From the Pale to the Golden Land
Ellis Island: Port of Immigration

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The Hospital at Ellis Island

The construction of the hospital at Ellis Island, 1900.

When the original Ellis Island buildings were in operation (made of wood, that burned to the ground during the fire of 1897), a small infirmary, also made of wood, was used to tend to the sick immigrants. It was not equipped to deal with very complicated cases or a large number of illnesses. When the 1897 fire occurred, the infirmary burned down too. Until a new hospital could be built, patients at Ellis Island had to be shipped off to "nearby" hospitals, at least for while. These hospitals were not very eager to take in these patients, and eventually stopped taking them. Perhaps this had to do with anti-immigrant feelings that existed at the time.

The first Ellis Island "general" hospital opened in 1902 and had one hundred and twenty beds, which later grew to two hundred and seventy-five beds. Within this hospital there existed four operating rooms, a delivery room, and a morgue.

Operating room in Ellis Island hospital.

date unknown
Courtesy of the Library of Congress.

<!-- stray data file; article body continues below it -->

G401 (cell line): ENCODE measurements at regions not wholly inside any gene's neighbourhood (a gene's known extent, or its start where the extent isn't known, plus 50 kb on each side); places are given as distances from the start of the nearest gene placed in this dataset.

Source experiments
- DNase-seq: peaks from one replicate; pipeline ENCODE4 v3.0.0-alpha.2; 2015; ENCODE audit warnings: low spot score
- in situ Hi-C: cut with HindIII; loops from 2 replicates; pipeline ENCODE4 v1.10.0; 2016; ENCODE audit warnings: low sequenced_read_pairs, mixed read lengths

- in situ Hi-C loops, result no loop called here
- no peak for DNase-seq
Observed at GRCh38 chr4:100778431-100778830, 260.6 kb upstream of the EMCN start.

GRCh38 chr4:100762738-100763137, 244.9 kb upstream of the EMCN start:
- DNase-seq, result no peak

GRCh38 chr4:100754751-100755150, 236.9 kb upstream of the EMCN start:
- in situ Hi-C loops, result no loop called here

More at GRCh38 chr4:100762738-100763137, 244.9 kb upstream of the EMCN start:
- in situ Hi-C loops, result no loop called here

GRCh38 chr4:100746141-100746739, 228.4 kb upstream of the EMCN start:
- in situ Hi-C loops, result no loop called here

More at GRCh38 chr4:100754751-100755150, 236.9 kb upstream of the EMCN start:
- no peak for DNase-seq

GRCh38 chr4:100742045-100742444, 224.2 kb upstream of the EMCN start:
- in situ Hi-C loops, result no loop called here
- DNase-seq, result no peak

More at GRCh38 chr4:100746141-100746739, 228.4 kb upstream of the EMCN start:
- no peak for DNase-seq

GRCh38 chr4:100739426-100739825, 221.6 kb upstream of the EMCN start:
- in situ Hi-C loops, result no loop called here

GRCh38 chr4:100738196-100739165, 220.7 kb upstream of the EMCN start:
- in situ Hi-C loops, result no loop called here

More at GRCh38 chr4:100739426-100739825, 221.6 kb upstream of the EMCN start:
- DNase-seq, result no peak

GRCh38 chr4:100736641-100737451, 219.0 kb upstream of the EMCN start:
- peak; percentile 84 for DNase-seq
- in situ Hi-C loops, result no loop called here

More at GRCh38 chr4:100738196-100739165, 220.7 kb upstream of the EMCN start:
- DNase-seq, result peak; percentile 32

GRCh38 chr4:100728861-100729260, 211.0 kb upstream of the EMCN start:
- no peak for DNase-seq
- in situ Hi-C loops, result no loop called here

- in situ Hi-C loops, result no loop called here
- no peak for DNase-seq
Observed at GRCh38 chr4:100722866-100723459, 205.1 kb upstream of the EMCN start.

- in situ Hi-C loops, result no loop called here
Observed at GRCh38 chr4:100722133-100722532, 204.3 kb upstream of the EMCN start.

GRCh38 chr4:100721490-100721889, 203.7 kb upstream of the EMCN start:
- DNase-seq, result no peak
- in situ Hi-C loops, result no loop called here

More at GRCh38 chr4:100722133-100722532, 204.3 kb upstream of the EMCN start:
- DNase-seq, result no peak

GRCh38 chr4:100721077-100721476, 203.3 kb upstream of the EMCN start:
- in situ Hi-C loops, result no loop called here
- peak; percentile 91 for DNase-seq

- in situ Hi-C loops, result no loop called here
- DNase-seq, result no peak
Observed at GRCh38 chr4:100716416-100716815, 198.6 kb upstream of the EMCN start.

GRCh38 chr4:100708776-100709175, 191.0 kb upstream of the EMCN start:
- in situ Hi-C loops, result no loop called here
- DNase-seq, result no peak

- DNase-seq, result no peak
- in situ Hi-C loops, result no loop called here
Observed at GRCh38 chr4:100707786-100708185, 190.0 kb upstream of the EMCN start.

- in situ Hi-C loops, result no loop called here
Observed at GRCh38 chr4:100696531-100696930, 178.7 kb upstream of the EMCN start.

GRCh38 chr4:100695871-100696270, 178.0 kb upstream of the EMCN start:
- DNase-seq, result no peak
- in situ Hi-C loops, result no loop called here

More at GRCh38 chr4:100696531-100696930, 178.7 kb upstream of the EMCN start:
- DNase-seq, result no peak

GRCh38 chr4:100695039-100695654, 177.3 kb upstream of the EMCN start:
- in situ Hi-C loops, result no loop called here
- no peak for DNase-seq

The hospital was generally very busy, seeing a wide variety of diseases from different parts of the world. It was not well equipped, however, to handle the mentally ill, and after two mentally ill patients committed suicide, a "Psychopathic Pavilion" was built to handle these types of cases.

In 1911 a larger medical facility was built--this building had four hundred and fifty beds and was meant to take care of those immigrants with contagious diseases. This was quite a large hospital for its time. It had numerous wards; each one handled a different set of conditions. Although there were bigger hospitals than this one, no other hospital saw as many variety of conditions as this one, from the most simple to rare tropical diseases.


There were a number of conditions and diseases that would cause an immigrant to be deported, e.g. trachoma, a disease of the eyelids. However, most immigrants with "Class A" conditions were allowed to be cured in the hospital at their own expense, thus negating the need for deportation. Sometimes, aid organizations, such as the Hebrew Immigrant Aid Society (HIAS) made it possible for an immigrant to stay at the hospital until cured.

The Red Cross ran a library on Ellis Island for the immigrants, as well as a school for them.

There were a number of children that needed to remain at the hospital for an extended period of time, so the presence of a library and school was very useful.

Student were taught the "three R's" and also learned about proper hygiene and manners, etc. So this was a good opportunity to indoctrinate the children into American culture and teach them how to behave as good citizens.  next ►►

photo: Readers at the Ellis Island Hospital Library.


Photo of Ellis Island hospital under construction from the New-York Daily Tribune, Dec. 17, 1900.





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